After seven weeks of Zoom meetings and not a single on-field team workout with coaches, the Rams on Thursday concluded their virtual offseason program.
“I’m virtual-meetinged out right now,” coach Sean McVay said jokingly during a videoconference with reporters.
Because of the COVID-19 pandemic, the NFL mandated that offseason programs be conducted virtually. The league on Thursday said teams could extend the program through June 26, but the Rams are among teams that ended theirs this week.
Veteran players are tentatively scheduled to report for training camp at the Rams’ facility in Thousand Oaks on July 28, McVay said. Rookies, quarterbacks and players recovering from injuries could report a few days earlier.
McVay said his team completed productive work during virtual meetings, which were conducted four days a week. Quarterback Jared Goff said this week that he and some teammates participated in players-only workouts away from the facility after COVID-19 related state and county restrictions were eased.
McVay addressed players for the final time Thursday morning.
“It’s uncharted territory that we’re navigating through,” he said he told them. "In the meantime give yourself a chance to kind of decompress but make sure you establish your process, your rhythm.
“I feel like we’ve been able to gain an edge in the midst of all the things going on, and we’ve got to maintain that edge so we can hit the ground running when we come back.”
The Rams are attempting to bounce back from last season’s 9-7 finish that left them out of the playoffs for the first time in three seasons under McVay. They are scheduled to play the New Orleans Saints in a preseason opener at new SoFi Stadium on Aug. 14. The regular-season opener against the Dallas Cowboys is scheduled for Sept. 13 at the $5-billion stadium.
The NFL announced last week that teams cannot conduct joint preseason practices, a setting highly valued by coaches because they can activate starters in a controlled setting and reduce the risk of injuries. Those practices have enabled McVay to hold out starters from preseason games.
The NFL is reportedly considering reducing the preseason from four games to two. Asked how that might affect his decision to play or not play starters, McVay said the situation remained fluid.
“Committing to one approach right now wouldn’t be the smartest way to go about it,” he said. “I think guys need to get work. How we deem that ends up getting done, whether it’s in our practices or whether we’re going to play guys in the preseason I think will be something that we’ll determine at a later date.”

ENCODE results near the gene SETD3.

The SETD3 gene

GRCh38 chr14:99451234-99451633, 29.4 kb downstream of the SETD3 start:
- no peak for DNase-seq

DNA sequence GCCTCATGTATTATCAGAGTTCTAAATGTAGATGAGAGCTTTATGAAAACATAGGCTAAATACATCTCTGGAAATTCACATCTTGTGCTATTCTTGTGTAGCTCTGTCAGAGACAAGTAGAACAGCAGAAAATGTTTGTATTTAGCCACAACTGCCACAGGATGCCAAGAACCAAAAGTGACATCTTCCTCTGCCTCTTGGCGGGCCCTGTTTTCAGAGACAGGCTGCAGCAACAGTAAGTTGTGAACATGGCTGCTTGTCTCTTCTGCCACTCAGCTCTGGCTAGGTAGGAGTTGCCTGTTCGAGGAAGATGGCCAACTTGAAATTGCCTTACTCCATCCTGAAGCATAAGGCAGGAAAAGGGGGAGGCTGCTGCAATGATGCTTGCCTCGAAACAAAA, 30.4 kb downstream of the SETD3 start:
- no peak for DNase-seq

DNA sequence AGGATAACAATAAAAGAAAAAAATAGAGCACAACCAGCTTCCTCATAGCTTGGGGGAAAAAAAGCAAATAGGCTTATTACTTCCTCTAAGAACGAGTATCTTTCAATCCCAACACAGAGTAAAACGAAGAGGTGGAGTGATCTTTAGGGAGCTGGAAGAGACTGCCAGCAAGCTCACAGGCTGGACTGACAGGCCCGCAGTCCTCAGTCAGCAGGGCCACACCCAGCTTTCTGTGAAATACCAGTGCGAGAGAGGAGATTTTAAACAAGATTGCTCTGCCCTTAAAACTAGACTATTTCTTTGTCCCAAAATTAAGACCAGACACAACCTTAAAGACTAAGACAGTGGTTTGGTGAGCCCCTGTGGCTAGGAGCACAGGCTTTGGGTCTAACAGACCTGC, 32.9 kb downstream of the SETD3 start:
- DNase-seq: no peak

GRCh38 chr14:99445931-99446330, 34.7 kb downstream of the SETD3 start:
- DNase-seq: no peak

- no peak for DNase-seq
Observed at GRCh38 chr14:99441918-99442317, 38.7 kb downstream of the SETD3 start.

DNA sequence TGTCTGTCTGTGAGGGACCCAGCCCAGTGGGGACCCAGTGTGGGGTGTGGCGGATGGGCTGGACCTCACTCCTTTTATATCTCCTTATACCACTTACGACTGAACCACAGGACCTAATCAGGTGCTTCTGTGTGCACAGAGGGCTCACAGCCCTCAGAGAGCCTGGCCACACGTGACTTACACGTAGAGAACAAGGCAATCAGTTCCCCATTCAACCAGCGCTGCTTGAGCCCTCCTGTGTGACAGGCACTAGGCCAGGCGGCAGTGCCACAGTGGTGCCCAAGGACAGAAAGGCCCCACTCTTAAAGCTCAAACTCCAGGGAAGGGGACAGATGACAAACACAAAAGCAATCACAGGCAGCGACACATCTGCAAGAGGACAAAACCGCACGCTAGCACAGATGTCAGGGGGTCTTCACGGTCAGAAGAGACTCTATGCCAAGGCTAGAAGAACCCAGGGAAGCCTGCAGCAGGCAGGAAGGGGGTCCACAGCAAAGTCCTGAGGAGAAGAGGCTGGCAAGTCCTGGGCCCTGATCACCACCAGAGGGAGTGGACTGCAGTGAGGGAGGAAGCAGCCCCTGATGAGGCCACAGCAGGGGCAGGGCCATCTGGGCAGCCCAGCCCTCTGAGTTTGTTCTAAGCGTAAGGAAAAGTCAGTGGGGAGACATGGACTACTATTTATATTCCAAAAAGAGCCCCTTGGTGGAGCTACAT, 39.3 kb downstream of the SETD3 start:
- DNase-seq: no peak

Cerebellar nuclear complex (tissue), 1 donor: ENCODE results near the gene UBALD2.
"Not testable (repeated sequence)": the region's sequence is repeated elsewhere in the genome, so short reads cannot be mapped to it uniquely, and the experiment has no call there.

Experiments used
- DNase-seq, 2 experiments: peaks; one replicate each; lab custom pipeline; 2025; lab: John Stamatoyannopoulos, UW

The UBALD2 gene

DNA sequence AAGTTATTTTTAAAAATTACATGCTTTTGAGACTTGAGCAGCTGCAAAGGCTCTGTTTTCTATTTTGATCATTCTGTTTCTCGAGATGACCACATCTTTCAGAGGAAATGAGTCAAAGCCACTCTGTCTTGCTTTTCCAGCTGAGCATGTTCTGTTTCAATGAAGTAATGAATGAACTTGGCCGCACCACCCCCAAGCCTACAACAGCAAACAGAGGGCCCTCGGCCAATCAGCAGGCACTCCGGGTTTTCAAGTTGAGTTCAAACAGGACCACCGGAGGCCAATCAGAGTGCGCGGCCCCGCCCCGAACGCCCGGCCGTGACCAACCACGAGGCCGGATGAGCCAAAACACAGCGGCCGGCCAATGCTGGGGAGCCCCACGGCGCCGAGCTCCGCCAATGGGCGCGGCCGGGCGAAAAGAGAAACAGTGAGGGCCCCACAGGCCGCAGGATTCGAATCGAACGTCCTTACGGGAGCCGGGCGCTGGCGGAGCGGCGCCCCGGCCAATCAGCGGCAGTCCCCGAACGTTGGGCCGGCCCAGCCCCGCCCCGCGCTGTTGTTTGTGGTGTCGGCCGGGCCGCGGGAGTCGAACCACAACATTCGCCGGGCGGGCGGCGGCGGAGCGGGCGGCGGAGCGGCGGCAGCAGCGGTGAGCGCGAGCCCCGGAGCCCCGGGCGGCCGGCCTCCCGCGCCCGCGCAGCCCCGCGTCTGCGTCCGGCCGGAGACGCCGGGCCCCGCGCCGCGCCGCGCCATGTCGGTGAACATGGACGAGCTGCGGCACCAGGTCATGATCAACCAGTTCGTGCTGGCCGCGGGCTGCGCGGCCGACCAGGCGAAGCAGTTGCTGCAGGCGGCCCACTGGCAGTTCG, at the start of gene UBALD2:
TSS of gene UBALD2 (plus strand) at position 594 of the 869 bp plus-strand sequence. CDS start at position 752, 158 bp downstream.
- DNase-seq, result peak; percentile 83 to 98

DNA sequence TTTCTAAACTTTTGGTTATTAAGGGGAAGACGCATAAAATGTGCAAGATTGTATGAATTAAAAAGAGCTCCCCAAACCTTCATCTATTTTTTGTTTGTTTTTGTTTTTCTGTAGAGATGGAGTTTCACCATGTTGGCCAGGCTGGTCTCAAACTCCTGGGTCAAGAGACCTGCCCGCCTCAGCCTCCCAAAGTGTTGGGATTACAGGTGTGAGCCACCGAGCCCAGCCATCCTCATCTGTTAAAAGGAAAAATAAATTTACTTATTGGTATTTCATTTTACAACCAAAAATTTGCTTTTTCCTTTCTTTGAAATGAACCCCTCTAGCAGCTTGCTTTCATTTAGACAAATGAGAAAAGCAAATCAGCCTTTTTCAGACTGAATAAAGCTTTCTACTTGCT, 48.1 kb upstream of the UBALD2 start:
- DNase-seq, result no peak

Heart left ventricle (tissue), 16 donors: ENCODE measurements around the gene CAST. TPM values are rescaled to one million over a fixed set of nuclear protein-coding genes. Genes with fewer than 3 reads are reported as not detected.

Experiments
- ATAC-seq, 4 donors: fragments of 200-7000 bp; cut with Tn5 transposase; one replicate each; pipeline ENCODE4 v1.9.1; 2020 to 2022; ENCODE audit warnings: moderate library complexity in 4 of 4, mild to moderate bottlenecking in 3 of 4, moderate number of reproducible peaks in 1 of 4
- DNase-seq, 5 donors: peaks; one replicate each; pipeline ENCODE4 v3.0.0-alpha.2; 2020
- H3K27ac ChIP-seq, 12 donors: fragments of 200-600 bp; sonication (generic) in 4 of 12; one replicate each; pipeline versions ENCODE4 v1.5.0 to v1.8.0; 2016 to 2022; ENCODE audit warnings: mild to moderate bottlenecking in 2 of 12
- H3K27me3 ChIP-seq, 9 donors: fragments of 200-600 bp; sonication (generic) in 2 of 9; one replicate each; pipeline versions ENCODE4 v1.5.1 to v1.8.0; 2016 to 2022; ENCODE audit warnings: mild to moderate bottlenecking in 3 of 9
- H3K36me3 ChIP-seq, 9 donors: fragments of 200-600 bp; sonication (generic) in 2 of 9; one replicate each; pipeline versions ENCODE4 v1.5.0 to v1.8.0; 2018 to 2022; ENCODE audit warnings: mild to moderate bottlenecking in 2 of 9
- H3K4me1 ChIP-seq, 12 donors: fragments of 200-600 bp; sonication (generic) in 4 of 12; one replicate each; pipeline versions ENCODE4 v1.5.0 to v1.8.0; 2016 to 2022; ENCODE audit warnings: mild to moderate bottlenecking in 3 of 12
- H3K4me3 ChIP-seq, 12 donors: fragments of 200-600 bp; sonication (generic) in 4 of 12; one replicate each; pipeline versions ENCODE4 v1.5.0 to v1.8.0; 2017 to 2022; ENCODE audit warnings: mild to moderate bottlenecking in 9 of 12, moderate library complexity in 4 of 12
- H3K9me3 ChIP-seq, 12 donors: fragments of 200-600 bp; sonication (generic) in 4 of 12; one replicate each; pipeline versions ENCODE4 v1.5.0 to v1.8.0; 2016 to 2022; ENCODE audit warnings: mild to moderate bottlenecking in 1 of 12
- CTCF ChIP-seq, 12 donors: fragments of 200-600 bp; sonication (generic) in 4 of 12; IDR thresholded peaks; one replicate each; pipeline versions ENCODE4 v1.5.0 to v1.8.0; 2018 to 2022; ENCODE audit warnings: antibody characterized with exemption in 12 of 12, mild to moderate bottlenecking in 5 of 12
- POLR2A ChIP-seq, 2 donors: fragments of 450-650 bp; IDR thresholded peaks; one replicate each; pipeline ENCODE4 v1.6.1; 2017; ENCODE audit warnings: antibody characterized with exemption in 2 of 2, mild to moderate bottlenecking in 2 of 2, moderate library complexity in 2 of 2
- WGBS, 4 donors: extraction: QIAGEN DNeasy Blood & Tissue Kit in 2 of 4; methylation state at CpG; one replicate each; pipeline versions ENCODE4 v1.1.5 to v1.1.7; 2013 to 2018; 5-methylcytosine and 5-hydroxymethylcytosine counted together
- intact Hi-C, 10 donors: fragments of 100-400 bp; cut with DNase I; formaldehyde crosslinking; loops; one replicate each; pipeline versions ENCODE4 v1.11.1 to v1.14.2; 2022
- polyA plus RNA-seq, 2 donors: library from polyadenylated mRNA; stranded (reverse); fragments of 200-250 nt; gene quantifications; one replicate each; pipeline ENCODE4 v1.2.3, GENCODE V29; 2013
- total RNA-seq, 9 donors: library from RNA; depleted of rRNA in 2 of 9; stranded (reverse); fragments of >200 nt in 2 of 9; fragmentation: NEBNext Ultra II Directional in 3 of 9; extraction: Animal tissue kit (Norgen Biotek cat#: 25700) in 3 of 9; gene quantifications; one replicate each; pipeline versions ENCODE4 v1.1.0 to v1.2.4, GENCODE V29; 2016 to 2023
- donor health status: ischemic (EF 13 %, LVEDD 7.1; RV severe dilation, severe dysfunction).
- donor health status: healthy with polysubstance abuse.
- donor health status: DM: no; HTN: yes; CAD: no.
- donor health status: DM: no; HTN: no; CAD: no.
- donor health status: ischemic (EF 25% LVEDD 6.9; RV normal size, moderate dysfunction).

Goff, preparing for his fifth NFL season, said this week that he had been the “ringleader” for organizing workouts away from the team facility. Initially, the workouts included quarterbacks, receivers and tight ends. They expanded to include running backs, defensive backs and linebackers.
“It’s been really good kind of seeing the leadership at different positions,” Goff said.
Receiver Robert Woods said it was sometimes challenging “bouncing from field to field, getting kicked out every now and then.” But the 90-minute workouts were productive, he said.
“All we need is 50 yards of space and we’re able to work,” he said.
McVay said he received positive reports about the workouts.
“The most important thing that I think is as beneficial as anything is the guys are connecting and they’re getting together as teammates,” he said. ”Getting to know one another, establishing a rapport, making sure that they’re being smart with how they compete.”
When the Rams gather for training camp, it will be the first time that new offensive coordinator Kevin O’Connell, new defensive coordinator Brandon Staley, new special teams coordinator John Bonamego and new running backs Thomas Brown will work with players on the field.
The absence of team workouts with coaches during the offseason prevented the defense from practicing a new system. But a preponderance of returning players on offense, coupled with their familiarity with McVay’s system, gave the Rams “an advantage” in the offseason and now going into the season, Goff said.
“You’ve got teams that are really trying to install both the offense and defense virtually, which is damn near impossible,” he said.